There can be no doubt that as ships have got bigger and ship owners / managers have found more ways to reduce crew size and make crews more ‘compliant’ to instructions from ‘the office’, life at sea has got more complex (if not difficult). The problems we see today are systemic within the very murky world of shipping.
    Do not expect any quick solutions, just expect the problems and the scale of disasters to increase with the size of the ships involved.


  3. A breach of a statutory offence is effectively a strict liability offence where no evidence of intent is required to find the Master and/or shipowner guilty. Sorry, but there is no point in crying about it. That is the way it is and everyone in the shipping business needs to understand this and implement appropriate loss prevention measures i.e. in this case, stringent checks and requisite maintenance on all container securing points and lashing equipment prior to commence of the voyage. Minimum manning and lack of time do not constitute a defence. As for the Master, he has experienced an unhappy learning experience. However, it is unlikely he will face any jail time and any associated fines and legal defence costs will be covered by the shipowner’s P&I insurance.

    • Other than a brief comment by Abhishek Nair which stated, “AMSA in their press release dated 29 May 2020, confirmed that they have charged the Master of APL England with offences related to pollution and/or damage to the Australian marine environment as a result of poor loading….”, nowhere in this article or in the comments is reference to the specific law the Captain is charged with violating. Without this there is no possible way for anyone to “opine” anything. Opinons are not law. Without a statement of the specific law to which facts can be applied, this is a useless exercise. Not only was the law not clearly specified in this article, the facts were vague – What failed and why did it fail, and could it have been prevented, by the Captain or anyone else on the ship? . . . . Until these issues are clearly set forth no analysis of liability, either criminal or civil can be made.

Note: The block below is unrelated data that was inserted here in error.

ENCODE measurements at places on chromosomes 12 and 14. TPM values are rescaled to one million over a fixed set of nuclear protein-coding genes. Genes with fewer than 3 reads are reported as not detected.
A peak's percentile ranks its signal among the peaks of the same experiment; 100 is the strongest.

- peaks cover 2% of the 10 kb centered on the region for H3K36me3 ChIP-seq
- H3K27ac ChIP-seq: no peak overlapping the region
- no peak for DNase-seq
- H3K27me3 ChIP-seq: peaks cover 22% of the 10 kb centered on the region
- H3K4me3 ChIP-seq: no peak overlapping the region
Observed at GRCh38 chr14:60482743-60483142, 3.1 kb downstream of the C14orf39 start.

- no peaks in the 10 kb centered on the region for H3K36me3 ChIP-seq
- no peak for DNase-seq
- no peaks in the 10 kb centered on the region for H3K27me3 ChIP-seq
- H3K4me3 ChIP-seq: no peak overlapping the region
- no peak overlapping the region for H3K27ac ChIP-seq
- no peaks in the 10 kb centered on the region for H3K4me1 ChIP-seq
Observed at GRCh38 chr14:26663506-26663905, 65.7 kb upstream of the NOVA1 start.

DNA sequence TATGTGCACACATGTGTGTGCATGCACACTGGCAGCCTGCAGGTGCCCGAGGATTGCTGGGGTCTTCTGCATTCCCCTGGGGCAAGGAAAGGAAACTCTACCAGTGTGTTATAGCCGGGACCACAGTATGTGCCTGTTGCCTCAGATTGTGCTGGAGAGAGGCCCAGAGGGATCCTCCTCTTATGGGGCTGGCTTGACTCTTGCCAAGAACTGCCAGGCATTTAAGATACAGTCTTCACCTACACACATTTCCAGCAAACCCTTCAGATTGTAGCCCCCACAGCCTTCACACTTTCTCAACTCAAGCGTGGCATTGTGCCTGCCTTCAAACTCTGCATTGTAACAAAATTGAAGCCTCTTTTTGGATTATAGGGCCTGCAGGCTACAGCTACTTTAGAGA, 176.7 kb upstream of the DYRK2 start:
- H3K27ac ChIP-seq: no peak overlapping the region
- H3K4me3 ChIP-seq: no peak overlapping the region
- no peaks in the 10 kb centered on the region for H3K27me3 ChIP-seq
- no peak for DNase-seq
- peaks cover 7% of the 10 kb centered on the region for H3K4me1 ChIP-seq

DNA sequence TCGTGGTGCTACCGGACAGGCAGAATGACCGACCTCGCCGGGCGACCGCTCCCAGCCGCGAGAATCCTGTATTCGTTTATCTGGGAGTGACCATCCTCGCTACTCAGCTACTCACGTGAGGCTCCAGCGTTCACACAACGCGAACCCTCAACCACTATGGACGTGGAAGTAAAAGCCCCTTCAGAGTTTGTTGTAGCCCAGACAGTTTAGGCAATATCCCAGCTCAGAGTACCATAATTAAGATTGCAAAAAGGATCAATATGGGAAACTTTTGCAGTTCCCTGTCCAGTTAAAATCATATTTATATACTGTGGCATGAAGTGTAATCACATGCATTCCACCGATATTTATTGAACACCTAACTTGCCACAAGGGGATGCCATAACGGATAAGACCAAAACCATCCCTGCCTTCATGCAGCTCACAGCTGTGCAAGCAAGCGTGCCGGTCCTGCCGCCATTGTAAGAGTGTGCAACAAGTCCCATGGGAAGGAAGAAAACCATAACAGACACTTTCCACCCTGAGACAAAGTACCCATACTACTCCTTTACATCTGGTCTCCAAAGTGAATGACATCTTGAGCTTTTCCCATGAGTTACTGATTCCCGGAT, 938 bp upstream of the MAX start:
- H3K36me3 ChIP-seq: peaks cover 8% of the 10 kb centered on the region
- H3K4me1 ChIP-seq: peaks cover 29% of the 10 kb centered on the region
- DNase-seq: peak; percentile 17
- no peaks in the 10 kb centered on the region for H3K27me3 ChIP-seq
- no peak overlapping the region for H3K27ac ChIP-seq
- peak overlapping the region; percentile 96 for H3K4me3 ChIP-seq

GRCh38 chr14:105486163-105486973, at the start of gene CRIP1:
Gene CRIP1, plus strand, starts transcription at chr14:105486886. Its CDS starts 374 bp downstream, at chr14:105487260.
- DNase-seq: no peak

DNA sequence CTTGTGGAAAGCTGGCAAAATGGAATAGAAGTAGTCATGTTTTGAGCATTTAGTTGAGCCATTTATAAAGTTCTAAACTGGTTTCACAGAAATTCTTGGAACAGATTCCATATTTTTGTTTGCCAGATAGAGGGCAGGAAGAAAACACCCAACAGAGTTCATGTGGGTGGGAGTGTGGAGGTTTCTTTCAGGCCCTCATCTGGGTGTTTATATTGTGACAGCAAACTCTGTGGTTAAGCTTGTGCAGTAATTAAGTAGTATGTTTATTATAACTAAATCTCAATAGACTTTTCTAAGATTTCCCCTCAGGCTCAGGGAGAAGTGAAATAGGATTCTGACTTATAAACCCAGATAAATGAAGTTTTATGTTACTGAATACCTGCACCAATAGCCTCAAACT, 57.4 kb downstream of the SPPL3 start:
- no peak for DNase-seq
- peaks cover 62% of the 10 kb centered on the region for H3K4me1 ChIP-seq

4. I believe the comment below was made by me, but your article attributes it to someone else.

    I should also stress that responsibility for something needs to be distinguished from liability, particularly criminal liability, for it. The master is at all times responsible for the safety of the ship. In my view it does not necessarily follow that he/she is also to be held criminally culpable / liable for an event. I have already drawn attention to the responsibilities of the company and its management as defined in the ISM code.

    “In my view it would not be unreasonable or unfair if the standard for criminal liability of a master were based on a mens rea of intent or recklessness.

    Not, as is often the case these days, (mere) negligence. Worse still is the imposition of strict criminal liability – in which situation the presence of actus reus alone is sufficient to secure conviction – or, where statutory defences (if they exist at all) are mostly unattainable in practice.”

  5. As a layman on this topic, what surprised me was that the overhead photos showed no form of bracing across the tops of the containers, from the outermost stacks to four or five stacks inboard. The way the containers appeared to have been constrained was purely vertical, and anyone familiar with using something as simple as Lego blocks understands the need to horizontally brace vertical stacks. The lack of such bracing would of course be visually obvious to the captain, and I would hope that he also occasionally takes a wander around the decks to visually check all the fittings.


Please enter your comment!
Please enter your name here

This site uses Akismet to reduce spam. Learn how your comment data is processed.



Enter your email address to subscribe for free and be notified about new content on this site

Join 37.4K other subscribers



PR and Marketing Webinar

Most Popular

Recent Comments